Some magical creatures, like hippogriffs, can be really dangerous if you don’t know how to treat them, but really useful (for transporting fugitives) if you do. In the same way, some websites can seem scary/complicated/useless when you first visit them. If you take the time to learn what they’re all about, visit the ‘help’ pages, poke around on their blog and don’t forget to bow, you just might figure out how to harness them in the fight against Voldemort (or at the very least, in the war for talent).


Working out where talented people might be hiding can sometimes seem a bit like gazing into a crystal ball while drinking tea and falling asleep in a warm tower… well, it does if you work in a tall office and get free tea bags that regularly split during the brewing process. Guess work is ok when you are sourcing – you are not expected to be all-knowing. Look under a few rocks. But remember, if something isn’t working – modify your approach rather than continuing too far down a rabbit hole.

Have you learnt any sourcing lessons lately?

The Oldest Recruitment Event in the UK?

Every year since I was a little child I have attended the Marlborough Mop fair on the Saturdays before and after 11th October.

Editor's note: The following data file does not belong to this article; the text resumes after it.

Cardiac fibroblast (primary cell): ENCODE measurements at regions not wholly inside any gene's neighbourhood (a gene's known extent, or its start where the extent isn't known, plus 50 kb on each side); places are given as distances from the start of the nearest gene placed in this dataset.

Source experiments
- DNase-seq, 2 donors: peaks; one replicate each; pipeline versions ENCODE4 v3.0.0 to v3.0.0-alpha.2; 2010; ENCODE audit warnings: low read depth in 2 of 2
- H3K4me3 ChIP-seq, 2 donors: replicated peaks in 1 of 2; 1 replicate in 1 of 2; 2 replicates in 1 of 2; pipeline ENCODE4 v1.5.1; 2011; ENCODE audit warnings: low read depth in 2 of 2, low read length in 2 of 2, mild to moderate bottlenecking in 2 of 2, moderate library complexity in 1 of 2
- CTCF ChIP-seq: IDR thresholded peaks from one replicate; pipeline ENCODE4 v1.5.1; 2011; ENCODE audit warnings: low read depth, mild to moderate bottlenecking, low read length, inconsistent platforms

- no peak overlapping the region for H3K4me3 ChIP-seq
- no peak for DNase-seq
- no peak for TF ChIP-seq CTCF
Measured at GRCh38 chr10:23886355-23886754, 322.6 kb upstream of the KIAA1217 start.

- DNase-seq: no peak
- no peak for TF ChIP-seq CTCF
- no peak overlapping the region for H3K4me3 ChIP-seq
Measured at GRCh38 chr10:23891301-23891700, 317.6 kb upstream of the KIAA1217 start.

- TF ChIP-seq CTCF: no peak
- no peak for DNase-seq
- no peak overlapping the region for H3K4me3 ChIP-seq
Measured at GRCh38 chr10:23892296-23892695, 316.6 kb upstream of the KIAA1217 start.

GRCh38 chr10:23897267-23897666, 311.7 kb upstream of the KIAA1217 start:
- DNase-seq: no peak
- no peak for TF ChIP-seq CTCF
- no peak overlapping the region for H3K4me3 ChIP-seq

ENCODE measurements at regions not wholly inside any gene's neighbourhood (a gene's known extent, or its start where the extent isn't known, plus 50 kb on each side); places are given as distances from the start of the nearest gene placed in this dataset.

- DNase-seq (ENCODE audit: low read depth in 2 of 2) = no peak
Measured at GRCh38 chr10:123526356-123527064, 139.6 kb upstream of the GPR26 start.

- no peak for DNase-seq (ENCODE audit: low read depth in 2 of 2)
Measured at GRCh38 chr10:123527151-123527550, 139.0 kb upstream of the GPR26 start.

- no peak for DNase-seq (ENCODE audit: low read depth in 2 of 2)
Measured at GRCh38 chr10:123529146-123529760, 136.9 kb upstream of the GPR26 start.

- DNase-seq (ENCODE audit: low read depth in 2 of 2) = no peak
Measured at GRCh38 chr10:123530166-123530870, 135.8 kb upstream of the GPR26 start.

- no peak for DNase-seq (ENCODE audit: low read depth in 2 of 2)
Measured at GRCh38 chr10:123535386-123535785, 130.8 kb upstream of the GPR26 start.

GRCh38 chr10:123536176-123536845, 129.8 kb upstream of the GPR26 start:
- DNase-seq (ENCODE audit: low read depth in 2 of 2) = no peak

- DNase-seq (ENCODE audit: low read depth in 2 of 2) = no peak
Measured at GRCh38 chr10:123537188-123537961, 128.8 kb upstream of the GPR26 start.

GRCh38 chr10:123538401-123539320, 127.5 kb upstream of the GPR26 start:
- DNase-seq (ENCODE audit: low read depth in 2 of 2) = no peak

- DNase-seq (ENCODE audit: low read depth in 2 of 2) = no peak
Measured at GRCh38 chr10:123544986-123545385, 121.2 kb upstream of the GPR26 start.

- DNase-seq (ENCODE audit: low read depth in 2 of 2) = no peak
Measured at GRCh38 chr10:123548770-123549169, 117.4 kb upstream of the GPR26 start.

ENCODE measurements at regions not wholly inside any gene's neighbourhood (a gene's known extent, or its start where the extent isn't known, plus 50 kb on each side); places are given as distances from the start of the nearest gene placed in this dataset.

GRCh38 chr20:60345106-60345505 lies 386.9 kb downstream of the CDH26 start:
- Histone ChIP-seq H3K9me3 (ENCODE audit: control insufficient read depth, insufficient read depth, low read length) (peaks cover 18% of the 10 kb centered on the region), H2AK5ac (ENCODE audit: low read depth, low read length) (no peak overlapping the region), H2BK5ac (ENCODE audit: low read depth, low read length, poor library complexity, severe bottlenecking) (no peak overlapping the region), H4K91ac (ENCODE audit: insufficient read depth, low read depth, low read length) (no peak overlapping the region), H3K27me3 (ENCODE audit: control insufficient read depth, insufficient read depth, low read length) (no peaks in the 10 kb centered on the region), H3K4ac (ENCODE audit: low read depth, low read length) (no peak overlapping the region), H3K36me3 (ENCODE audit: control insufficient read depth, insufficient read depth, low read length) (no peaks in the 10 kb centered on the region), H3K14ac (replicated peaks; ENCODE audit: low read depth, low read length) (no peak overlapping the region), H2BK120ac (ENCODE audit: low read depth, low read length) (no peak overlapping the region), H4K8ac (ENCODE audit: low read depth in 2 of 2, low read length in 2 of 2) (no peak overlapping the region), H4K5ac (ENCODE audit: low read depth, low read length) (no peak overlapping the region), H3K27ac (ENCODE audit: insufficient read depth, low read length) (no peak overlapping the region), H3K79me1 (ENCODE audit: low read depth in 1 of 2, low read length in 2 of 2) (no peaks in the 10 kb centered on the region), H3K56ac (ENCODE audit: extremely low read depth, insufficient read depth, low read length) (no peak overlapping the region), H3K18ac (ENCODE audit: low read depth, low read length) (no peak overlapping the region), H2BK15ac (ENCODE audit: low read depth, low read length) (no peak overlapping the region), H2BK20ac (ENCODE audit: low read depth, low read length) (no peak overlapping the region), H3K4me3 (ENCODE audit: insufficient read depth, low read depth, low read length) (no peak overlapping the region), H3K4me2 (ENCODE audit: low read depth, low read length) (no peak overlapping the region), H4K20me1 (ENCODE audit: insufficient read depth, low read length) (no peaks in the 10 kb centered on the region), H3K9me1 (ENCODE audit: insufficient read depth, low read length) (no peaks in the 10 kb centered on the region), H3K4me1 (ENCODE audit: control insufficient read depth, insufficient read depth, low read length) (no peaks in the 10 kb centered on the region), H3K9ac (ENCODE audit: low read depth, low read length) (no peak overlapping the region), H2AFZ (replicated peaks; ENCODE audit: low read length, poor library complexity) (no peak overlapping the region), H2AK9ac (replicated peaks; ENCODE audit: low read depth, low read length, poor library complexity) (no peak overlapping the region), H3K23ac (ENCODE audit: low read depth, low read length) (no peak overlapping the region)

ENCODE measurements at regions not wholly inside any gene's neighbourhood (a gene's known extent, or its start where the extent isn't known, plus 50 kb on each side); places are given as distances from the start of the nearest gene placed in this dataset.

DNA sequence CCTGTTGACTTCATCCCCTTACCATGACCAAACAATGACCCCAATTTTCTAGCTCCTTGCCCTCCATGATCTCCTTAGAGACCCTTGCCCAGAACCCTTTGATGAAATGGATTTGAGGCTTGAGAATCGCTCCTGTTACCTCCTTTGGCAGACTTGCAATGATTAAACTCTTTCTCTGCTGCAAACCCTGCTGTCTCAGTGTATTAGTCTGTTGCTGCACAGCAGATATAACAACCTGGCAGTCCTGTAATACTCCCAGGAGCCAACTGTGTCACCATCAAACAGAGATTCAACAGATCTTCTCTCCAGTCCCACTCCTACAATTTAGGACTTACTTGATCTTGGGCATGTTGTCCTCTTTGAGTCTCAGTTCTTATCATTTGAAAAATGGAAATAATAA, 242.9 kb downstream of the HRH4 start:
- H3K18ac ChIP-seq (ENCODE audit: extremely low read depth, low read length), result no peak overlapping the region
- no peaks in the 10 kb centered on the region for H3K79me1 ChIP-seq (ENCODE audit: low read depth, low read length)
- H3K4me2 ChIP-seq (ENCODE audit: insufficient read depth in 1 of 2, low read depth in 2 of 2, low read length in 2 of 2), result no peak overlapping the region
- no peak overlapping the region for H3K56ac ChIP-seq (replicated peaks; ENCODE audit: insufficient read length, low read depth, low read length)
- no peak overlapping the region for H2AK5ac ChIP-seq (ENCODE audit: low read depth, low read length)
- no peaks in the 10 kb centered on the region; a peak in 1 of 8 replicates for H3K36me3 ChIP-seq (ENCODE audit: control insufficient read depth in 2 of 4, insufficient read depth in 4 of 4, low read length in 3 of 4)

Marlborough Mop Fair 2007

What does this have to do with recruitment?” I hear you ask. Well, the origin of the event dates back over 800 years. ‘Mop Fairs’ were events designed to allow local landowners to find staff to tend their land and manage their homes. The name ‘Mop’ comes from the tradition of workers carrying items, like mops, to demonstrate their trades. A housekeeper might carry her mop or a shepherd might have a tuft of wool pinned to his jacket. Once hired, the workers would discard their tufts of wool etc. and wear a ribbon provided by their new employer instead.

The second event, the Big Mop Fair, allows those that were unsuccessful at the first event or those for whom their new employment has not worked out to try again at securing employment.

By the 19th Century the event in Marlborough, Wiltshire’s only ‘Mop’ town, had became dominated by the entertainment and food vending industries, it’s reputation spoiled by the amounts of alcohol available from the many taverns lining Marlborough’s wide High Street.

The recruitment aspect of the event is now no more, and since the Showman’s Guild took over the running of the event in the 1950s, the Marlborough Mop has become an event for all the family, with fairground rides and attractions.